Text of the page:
Delita also looked at Ramza glaringly as he asked sternly, “Now would you reconsider?” Ramza did not reply, only gazed down at the table, which further angered the monarch. “Ramza!” he shouted as he pounded the table in frustration of his friend’s stubbornness. “Do you think your friends are still safe despite what Kyshon had told us? When will you—”

“Now listen here!” Ramza yelled fiercely as he abruptly rose from his chair and glowered at Delita. “This is all your fault!” He pointed an accusing finger at the monarch. “If you hadn’t left Ivalice, none of this would have happened!”

“But it has and I intend to remedy it,” Delita countered calmly. “The question still remains, Ramza. What will you do?”

Ramza did not answer immediately as he stared at each of their expectant faces before shifting his gaze to the window. Silently, he turned and left the cottage.

“Ramza!” Delita shouted as he quickly followed, the others no far behind. “I can’t believe it!” he gasped after as he saw Ramza ride away on his chocobo, not towards Ivalice, but away from it. “Running away?” he shouted as he tried to run after him but Ramza had an early start and the monarch was unable to catch him. “Coward!” he cried after as Ramza disappeared into the horizon.

“Don’t judge him.”

Delita turned to see Alma staring off into the distance before turning to him adding, “Yet...”


Ramza raced through the plains, having no clear destination in mind. Birds on the wayside took flight as he approached while bison snorted a challenge when he neared. Foxes watched curiously from the brush as deer galloped away in search of safer grazing grounds.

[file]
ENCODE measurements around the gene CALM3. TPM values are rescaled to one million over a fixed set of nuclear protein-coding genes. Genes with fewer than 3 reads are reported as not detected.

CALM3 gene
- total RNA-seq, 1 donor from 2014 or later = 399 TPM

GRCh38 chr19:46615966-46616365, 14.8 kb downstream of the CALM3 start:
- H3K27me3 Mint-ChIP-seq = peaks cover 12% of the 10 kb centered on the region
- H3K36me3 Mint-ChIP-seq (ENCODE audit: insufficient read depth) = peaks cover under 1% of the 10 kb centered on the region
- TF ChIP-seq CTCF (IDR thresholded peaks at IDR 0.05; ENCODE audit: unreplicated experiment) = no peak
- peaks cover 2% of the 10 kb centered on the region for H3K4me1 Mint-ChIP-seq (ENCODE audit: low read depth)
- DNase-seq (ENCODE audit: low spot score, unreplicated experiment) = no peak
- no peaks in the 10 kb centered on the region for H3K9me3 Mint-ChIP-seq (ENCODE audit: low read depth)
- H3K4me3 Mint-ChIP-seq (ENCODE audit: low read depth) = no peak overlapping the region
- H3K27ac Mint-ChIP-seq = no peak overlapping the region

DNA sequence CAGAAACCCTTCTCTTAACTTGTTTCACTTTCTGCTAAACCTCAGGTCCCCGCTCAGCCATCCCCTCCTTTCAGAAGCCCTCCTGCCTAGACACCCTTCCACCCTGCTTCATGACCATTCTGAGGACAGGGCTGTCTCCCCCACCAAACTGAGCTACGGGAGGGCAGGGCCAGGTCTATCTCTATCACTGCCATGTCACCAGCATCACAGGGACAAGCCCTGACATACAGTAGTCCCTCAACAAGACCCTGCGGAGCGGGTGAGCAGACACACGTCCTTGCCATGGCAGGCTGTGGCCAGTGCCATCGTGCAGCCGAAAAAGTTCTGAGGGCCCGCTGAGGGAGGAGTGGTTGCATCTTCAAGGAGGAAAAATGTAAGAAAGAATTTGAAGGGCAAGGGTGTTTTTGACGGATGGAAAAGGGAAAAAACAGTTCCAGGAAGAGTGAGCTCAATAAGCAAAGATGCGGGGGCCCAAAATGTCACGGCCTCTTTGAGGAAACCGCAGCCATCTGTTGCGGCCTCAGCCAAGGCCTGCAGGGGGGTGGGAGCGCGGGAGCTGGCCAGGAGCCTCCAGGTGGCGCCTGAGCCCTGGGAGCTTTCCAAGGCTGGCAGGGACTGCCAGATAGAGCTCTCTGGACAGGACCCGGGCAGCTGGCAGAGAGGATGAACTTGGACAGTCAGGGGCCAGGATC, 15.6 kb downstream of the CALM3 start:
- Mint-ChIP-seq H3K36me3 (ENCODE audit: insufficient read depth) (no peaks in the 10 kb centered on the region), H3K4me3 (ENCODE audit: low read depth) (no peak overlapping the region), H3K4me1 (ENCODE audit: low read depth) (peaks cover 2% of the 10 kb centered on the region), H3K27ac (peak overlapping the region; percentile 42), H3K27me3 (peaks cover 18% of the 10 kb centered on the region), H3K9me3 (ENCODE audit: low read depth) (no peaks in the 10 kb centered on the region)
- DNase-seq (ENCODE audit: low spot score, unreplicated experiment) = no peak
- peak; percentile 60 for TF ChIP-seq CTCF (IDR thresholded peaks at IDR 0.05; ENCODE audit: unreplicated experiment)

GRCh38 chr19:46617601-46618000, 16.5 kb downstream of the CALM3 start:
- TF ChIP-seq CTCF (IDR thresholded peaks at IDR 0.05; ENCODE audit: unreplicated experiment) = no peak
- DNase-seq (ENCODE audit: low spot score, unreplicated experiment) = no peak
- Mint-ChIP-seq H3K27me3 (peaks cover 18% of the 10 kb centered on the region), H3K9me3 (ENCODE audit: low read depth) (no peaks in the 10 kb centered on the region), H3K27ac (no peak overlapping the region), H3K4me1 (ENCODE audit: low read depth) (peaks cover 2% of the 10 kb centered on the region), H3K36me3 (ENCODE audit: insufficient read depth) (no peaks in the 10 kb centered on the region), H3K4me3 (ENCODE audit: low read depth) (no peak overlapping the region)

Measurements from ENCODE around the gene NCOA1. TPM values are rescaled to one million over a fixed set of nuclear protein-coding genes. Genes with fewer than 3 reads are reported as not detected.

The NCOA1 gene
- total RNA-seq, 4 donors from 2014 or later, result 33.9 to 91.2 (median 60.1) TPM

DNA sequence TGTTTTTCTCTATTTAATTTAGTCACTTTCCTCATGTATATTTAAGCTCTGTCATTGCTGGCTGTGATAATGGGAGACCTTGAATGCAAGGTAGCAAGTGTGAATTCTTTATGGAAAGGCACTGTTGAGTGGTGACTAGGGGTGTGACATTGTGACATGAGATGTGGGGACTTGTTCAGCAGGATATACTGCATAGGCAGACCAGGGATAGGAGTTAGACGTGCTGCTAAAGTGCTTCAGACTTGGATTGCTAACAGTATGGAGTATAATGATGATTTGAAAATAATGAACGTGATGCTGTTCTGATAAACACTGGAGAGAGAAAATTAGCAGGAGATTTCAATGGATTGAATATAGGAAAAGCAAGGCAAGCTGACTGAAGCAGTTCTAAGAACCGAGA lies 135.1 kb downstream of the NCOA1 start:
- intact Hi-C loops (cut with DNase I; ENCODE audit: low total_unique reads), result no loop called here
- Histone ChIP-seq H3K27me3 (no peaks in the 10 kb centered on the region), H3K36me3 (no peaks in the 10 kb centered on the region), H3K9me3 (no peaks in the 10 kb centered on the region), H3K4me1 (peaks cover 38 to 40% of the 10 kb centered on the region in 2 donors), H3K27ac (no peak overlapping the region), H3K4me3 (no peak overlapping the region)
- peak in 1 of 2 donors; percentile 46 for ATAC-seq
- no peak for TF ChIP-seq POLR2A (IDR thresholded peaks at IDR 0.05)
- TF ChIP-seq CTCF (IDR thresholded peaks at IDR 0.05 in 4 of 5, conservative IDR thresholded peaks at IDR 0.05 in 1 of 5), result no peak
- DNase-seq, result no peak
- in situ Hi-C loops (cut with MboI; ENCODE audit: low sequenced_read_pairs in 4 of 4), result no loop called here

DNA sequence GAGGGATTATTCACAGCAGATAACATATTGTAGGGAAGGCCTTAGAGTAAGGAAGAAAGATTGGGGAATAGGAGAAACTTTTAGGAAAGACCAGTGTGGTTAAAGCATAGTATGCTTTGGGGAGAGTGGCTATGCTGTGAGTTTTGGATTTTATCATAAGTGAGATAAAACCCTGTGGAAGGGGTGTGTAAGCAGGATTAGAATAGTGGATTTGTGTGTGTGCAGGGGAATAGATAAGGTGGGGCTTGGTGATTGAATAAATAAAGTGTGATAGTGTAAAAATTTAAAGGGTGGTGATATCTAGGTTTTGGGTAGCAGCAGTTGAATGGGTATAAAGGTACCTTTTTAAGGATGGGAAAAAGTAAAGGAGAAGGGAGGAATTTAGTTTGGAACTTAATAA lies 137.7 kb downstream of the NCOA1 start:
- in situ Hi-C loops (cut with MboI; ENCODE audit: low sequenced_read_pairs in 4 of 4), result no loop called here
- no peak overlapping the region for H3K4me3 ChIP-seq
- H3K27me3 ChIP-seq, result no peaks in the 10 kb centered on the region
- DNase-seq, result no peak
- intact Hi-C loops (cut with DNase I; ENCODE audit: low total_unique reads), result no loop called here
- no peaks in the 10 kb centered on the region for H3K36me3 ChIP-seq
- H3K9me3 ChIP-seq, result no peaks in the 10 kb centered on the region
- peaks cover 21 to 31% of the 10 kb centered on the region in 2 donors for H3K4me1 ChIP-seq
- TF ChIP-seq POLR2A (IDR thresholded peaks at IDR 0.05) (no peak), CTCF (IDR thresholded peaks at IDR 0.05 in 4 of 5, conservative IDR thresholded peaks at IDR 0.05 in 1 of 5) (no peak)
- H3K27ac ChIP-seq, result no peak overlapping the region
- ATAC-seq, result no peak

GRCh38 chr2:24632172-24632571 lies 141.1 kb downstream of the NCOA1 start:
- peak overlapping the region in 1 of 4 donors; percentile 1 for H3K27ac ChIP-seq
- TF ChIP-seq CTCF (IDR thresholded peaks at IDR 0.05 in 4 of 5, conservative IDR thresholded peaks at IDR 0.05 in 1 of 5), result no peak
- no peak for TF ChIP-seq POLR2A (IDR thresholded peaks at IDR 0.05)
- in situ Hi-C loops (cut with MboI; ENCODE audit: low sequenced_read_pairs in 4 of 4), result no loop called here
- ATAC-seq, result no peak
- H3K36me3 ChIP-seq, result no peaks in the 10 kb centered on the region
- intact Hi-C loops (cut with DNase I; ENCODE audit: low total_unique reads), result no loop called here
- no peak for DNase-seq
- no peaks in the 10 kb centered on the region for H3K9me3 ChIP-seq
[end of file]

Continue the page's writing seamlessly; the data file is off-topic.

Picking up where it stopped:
He continued to ride blindly through the plains, paying no heed to his surroundings, only to the grim news of Kyshon and the harsh words of Delita echoing in his mind...

And in his heart.


Am I...a coward?, Ramza mused then shook his head adamantly. No! I left Ivalice so they would be safe! This is all Delita’s fault! He shouldn’t have left...shouldn’t have...

...I intend to remedy it. The question still remains, Ramza. What will you do?

What will I do?, Ramza repeated to himself.

Do you think your friends are still safe despite what Kyshon had told us?

But if I do return, wouldn’t they be in more danger?, Ramza asked himself. Wouldn’t it be best if I remained here?

He wished it to be so but knew in his heart that it was not to be. His friends’ lives were in danger and he was not one to ignore those in need.

And his friends need him now, more than ever.

He then chuckled as he brought his chocobo to a halt under the branches of a lone tree atop a hill where it afforded them a good view of the countryside. He dismounted and gazed at the beautiful scenery for it may be his last time to view peaceful Ordallia.

Suddenly, a pang of guilt gripped his heart for while he was enjoying the peace this country offered, his friends had been fraught with peril that denied them that peace. Ramza knew without a doubt in his mind that he must return to Ivalice to deliver them that peace.

“Well Boco,” he spoke to his mount as he rubbed his feathers, “we’re called back into battle once more. So much for a peaceful life.” He then smirked as he jumped into the saddle and steered Boco back home adding, “But a little excitement couldn’t hurt.”